2) The commissioning period may be long. During commissioning of the mine production gradually increases to design capacity. For example, commissioning a block caving operation may involve increasing production as the cave goes higher. Which costs are capital costs, involved in “establishing” a mine, and which costs are “production” costs in the traditional sense of the word? Defining all costs and revenues as operating may result in a large reported trading loss on expenditures that in reality will produce substantial future income.
3) Mines may be tempted to recognize decommissioning liabilities when the mine starts commercial production. In practice, the liability arises at the development stage—you will have to decommission even though no product has yet been produced.
I will not attempt to summarize the rest of the discussion on the accounting complexity of decommissioning costs. We can all quote cases were the cost estimates and provisions vary wildly from time to time as mine plans change, as regulations change, and as expectations change. Inevitably thought the engineer is affected by the accounting procedures implemented to provide for these costs. Here is a case history from the PricewaterhouseCoopers report:
“An obligation to incur decommissioning and site rehabilitation costs occurs when environmental disturbance is caused by development or ongoing production. Costs are estimated on the basis of a formal closure plan and are subject to peer review. The cost for restoration of site damage is provided for at net present values and charged against operating profits as extraction progresses. Changes in the measurement of liability related to site damage created during production is charged against operating profit.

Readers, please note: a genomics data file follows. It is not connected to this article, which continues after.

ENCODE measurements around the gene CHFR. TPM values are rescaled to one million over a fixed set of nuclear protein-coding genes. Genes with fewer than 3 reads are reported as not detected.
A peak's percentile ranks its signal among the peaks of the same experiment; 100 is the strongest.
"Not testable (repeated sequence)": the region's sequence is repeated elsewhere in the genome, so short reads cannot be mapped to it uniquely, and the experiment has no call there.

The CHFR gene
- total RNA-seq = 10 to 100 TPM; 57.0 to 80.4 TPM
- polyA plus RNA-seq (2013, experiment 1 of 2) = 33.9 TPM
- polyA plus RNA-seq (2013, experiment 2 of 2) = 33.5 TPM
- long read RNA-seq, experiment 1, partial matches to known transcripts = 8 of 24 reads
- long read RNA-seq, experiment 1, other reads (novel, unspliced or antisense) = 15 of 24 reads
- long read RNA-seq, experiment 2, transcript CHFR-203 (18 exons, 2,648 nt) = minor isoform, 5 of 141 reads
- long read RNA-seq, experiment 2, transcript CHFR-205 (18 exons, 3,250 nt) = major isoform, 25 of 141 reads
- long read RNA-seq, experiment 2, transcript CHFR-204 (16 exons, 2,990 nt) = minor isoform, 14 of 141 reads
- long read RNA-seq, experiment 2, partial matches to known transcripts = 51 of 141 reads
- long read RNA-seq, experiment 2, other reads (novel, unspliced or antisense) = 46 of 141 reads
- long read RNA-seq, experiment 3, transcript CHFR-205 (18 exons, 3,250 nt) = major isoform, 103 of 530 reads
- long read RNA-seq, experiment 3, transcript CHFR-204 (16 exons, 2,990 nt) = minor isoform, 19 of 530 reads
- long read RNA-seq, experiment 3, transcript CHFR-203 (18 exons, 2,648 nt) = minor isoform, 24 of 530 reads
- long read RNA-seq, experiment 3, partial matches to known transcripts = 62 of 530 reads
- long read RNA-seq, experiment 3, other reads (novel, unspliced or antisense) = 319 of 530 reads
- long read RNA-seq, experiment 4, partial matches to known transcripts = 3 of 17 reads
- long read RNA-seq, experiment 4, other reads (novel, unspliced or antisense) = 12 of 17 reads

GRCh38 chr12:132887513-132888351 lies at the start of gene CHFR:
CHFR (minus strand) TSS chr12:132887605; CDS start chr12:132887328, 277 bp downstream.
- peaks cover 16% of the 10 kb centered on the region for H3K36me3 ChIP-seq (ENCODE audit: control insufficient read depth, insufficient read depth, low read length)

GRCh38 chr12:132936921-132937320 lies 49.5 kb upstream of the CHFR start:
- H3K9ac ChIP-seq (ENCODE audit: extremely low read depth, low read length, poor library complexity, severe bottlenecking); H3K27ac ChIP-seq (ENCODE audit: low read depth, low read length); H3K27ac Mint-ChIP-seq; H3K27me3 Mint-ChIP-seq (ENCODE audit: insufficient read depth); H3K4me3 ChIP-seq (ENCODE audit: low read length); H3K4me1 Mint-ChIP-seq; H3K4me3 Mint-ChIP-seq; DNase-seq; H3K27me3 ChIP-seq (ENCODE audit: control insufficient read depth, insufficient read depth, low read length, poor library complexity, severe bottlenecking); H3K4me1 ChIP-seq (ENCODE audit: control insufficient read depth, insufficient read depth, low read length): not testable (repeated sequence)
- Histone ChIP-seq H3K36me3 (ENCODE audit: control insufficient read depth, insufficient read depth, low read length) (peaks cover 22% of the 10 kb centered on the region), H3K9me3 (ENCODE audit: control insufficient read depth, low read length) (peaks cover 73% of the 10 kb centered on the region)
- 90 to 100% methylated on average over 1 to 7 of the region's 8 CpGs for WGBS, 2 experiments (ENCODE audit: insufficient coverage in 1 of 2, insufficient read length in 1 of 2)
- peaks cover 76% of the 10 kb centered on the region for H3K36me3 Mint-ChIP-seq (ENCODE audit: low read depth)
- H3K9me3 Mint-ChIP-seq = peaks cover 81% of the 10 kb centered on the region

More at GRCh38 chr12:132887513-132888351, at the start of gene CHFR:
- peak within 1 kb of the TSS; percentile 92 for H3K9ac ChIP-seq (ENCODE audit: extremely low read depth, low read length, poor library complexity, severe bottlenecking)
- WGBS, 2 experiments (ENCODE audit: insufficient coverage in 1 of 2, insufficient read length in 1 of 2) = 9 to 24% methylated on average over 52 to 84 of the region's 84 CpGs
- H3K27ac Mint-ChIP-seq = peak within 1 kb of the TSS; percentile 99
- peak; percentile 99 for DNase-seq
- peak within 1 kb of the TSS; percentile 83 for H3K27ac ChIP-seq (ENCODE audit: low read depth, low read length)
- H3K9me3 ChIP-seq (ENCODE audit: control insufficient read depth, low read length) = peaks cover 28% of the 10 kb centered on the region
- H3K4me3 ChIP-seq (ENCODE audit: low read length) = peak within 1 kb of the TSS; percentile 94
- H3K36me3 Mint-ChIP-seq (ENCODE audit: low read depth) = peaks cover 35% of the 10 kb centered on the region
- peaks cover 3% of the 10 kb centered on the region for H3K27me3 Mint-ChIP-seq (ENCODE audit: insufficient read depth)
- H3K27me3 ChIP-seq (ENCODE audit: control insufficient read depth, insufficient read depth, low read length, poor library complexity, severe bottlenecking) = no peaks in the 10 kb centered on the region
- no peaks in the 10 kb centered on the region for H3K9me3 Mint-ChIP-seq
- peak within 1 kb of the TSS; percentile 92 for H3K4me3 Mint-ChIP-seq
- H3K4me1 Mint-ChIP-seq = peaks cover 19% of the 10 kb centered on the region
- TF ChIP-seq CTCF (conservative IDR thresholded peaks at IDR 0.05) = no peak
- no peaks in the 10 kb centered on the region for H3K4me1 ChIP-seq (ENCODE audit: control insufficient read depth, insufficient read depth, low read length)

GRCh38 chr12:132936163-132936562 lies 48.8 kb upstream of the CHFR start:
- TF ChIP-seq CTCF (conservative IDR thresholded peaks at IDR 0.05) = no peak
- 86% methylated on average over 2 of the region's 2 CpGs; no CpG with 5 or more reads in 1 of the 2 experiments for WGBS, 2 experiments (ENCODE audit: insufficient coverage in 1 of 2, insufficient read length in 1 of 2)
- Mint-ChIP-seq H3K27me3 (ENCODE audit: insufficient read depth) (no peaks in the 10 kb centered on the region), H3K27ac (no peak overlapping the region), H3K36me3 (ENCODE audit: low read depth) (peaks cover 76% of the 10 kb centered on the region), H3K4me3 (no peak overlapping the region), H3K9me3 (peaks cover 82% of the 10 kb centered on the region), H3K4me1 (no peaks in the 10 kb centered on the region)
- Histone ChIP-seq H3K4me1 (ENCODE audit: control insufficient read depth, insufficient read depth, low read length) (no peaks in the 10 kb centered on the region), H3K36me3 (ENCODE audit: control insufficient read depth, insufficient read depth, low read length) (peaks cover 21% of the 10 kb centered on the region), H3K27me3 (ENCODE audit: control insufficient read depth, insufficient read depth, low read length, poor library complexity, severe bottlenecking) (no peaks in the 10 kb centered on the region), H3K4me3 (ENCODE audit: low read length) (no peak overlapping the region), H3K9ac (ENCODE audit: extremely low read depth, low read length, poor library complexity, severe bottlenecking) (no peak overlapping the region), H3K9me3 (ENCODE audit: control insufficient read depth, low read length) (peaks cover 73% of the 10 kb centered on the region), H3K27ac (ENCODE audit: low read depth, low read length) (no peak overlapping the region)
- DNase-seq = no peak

Other mining activities where the accounting gets complex
and may affect real-time
The PricewaterhouseCoopers report notes that accounting procedures in these and many others areas of mining are developing and changing. They encourage individual and industry groups to actively participate in interpreting and applying the standards.
The PriceWaterHouse report is beautifully produced—as are all the reports on this topic—a measure of the cost of accounting? Unfortunately the writing is not. The issues are not that hard—see the KPMG report: a model of clear prose is this statement:
“Over the last five years there has been much debate about how to properly account for the Extractive Industries (oil, gas and mining). The International Accounting Standards Board has tackled the issue. So have many national accounting standards authorities. The sector has also been subject to greater scrutiny due to the launch of the Publish What You Pay campaign (PWYP) and the Extractive Industries Transparency Initiative (EITI). Despite this, and the support of many within the industry and within the world’s largest accounting firms for one set of accounting standards for this global sector, there has to date been little progress in this direction. Publish What You Pay coalition partners, Global Witness, Save the Children UK, CARE International UK, CAFOD, the Open Society Institute and Transparency International UK have come together to publish the report "Extracting Transparency: the Need for an International Financial Reporting Standard for the Extractive Industries" (September 2005). The report argues that country-by-country reporting by oil, gas and mining companies on commercial performance, reserves, taxes and other benefits paid to governments, is essential information for investors, analysts and all other users of company financial statements when making investment decisions about extractive companies. This information is also vital to citizens who are concerned with the management of this important global industry.”